Selecting Sheet Goods
Sheet goods are easy to work with and an inexpensive way to neatly cover large surface areas. For many applications, they provide the strength and appearance you need at a fraction of the cost of dimensional lumber. Plywood is made by laminating thin layers (or plies) of wood to each other using water-resistant glue. The plies are sandwiched with the grain of each successive ply running at 90 degrees to the grain of the previous layer. This gives plywood its tremendous strength, as you will find if you try to break a piece in two. The front and back surface plies may be made of softwood, usually fir, or hardwood. A plywood face surface rated “A” is smooth and free of defects; “B,” “C,” and “D” faces are progressively rougher. Both faces need not be graded the same, for example, “A-C.” T-l 11 plywood siding is made with exterior adhesive and a rough veneer.
Wood particles, sawdust, and glue are compressed and bonded together by heat to form particleboard and hardboard. This process produces a material that is hard, but easy to break. Hardboard comes in tempered (very hard) and untempered (softer) composition and is available in a variety of textures. Particleboard also comes in a variety of densities. Particleboard laminated with a plastic surface is handy for cabinet construction. Waferboard is made by a similar process, but with scraps of thin wood rather than sawdust, making it similar to plywood. Drywall, sometimes called wallboard, is made of gypsum powder sandwiched between layers of heavy paper. Cement board is made with crushed rock and a nylon
Selecting and Ordering Molding
All rooms use at least some molding, usually along the base of walls and around windows and doors. In those places, molding covers up gaps. Other molding protects corners from dents or protects walls from damage by chair backs. In other places, such as around mantels, along the ceiling, and where paint and wall coverings meet in the middle of a wall, molding serves a decorative function. The molding you choose goes a long way toward defining the look of a room, whether it’s minimalist or lushly decorative.
Molding is available in random lengths from 6 to 16 feet. Most is made of softwood, usually pine. Some popular types are available in hardwood, usually oak. These are a little more expensive. The cost of molding does add up, so make a list of each piece you need, rounding the length up to the nearest foot, then add 5 percent to allow for trimming and fitting.
Finger-jointed molding is made of short pieces joined end to end. It costs less than regular molding, but you may need to sand the joints smooth.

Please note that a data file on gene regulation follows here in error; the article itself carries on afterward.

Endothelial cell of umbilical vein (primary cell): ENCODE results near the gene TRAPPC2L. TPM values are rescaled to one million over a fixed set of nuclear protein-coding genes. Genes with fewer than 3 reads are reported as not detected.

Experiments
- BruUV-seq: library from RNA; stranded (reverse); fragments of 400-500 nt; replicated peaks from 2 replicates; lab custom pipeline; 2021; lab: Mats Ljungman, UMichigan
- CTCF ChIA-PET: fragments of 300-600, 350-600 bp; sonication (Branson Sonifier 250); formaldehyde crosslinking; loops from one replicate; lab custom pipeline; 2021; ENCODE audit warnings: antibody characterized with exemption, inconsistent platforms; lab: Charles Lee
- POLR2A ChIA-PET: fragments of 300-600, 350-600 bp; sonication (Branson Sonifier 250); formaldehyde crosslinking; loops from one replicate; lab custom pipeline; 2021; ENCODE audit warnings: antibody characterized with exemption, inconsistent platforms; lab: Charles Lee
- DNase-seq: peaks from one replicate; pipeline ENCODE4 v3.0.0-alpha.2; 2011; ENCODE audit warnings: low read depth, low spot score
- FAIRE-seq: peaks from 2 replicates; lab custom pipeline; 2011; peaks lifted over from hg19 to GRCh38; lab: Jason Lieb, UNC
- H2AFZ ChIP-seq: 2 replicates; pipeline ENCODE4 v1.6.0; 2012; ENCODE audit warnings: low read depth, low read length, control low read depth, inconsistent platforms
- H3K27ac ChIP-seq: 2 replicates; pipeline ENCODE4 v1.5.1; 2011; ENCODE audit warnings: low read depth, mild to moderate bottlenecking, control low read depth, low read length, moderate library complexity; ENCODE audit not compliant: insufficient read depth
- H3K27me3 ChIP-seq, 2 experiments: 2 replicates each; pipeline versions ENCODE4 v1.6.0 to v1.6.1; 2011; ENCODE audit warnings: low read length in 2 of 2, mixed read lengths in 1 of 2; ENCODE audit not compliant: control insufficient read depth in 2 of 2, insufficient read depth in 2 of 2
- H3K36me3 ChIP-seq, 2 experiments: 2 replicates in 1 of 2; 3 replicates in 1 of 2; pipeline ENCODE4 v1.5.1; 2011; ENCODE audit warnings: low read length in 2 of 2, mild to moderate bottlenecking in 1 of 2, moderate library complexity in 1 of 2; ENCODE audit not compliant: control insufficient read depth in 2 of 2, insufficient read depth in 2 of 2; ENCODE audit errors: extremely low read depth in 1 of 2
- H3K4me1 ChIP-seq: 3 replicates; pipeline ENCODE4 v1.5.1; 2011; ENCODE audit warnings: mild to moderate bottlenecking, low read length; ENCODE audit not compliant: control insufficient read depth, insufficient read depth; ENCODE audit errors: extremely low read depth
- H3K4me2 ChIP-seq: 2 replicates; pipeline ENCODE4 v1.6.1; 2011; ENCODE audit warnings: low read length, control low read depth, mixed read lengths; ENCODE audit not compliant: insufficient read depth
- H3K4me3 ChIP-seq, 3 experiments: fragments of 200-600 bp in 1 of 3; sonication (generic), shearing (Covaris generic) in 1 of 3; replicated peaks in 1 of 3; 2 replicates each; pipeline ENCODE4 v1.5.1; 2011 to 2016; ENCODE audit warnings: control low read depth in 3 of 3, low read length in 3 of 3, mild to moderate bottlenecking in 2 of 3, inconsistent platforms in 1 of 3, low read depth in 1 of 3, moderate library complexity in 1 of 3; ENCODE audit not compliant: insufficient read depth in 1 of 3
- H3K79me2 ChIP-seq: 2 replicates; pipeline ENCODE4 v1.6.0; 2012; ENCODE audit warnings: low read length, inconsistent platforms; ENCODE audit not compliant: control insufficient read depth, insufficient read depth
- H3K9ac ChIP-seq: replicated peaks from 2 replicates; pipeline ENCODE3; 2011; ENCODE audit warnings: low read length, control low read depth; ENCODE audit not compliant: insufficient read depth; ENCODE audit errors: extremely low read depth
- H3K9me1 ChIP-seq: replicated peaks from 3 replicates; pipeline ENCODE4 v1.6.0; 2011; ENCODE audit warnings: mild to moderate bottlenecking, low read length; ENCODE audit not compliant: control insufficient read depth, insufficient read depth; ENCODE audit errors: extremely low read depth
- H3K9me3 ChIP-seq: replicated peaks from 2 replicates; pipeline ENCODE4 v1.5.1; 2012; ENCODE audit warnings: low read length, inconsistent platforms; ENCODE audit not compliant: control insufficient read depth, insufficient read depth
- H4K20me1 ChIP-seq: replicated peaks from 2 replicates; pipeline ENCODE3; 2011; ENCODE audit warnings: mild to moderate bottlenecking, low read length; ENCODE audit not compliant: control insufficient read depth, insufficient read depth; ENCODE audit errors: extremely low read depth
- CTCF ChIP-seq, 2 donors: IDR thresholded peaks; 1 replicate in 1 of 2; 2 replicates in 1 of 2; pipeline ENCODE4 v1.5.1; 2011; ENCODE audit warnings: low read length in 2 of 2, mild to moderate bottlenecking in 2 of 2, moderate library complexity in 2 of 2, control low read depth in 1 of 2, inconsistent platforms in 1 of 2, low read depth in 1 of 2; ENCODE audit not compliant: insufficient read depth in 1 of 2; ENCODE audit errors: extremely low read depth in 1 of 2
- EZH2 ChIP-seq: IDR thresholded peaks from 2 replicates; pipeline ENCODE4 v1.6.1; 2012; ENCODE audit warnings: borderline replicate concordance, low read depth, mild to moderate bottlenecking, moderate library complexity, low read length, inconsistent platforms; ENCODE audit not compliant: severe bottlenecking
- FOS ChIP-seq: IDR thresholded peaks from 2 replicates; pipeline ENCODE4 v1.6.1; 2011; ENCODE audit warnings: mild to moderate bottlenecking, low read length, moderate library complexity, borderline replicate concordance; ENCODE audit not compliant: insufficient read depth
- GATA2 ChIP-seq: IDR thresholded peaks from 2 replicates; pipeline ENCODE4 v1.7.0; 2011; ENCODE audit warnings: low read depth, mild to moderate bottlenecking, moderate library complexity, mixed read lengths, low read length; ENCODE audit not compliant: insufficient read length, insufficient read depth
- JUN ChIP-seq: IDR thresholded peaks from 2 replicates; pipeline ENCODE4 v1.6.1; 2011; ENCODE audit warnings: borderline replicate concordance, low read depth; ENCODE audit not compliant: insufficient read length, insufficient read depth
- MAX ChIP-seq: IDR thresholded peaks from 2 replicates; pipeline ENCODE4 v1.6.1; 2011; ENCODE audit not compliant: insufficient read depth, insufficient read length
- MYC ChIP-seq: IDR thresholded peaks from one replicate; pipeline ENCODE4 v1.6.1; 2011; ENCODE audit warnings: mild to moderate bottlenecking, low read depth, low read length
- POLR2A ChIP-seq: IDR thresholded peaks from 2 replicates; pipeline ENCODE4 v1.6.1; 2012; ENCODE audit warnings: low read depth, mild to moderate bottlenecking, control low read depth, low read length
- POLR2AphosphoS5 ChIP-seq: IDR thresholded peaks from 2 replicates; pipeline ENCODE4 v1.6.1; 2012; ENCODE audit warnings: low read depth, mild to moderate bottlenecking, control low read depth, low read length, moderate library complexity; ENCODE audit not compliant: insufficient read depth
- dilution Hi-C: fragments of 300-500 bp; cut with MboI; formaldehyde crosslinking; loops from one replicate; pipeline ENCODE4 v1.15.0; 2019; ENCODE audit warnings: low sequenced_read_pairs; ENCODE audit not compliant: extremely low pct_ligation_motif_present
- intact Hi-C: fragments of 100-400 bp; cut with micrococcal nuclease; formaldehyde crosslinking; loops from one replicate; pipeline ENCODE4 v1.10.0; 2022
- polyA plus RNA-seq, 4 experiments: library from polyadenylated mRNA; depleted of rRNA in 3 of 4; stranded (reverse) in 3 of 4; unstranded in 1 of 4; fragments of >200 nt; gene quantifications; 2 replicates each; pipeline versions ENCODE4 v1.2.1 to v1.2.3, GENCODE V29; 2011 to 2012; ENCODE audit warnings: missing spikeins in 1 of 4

Plastic molding is inexpensive, but has wood-grain finishes that may not suit your style. (Some can be painted.)
If you plan to paint molding rather than stain it, you may be able to save time and money with a preprimed molding.
Paper-covered hardboard molding also costs less, but can be difficult to cut neatly and the paper may tear later.
Handling and Storing Materials
One of the joys of having your own shop is the pile of useful materials you collect over time. To ensure a safe, uneventful trip home from your home center, secure materials to your vehicle with rope, bungee cords, or twine. For large purchases or if your vehicle cannot handle the load, pay a little extra and have the materials delivered to your house.
When transporting or unloading sheet goods, have a helper on hand. If that’s not possible, lift a panel with one hand near the center of each long edge. Pick it up and rest it on your shoulder; avoid carrying it with a bent back. The exception is drywall; because it’s thin, heavy, and brittle, it can snap under its own weight. Get help with drywall. Take care not to damage the edges or scratch the surface of the sheets. Too quickly, however, your pile of material can become a headache and an eyesore. To keep boards and sheet goods easily accessible and prevent warping and other damage, keep these tips in mind:
Store materials in a cool, dry place, off the floor. Moisture can distort lumber, delaminate some plywoods, and render drywall useless. If your basement gets wet occasionally, store materials above the high-water line.
Ideally, sheet goods should be stored flat. Because most people don’t have room to do this, it’s best to stand sheet goods on edge, as shown below, as vertical as possible to keep them from bowing.
Build a storage rack like the one shown below to keep lumber at eye level. You want to see the ends of boards clearly and be able to pull out what you need easily.
If you don’t build a rack, store lumber flat and weight it down at each end and in the center to prevent warping and other distortions. Weighting is especially important if the wood has a high moisture content.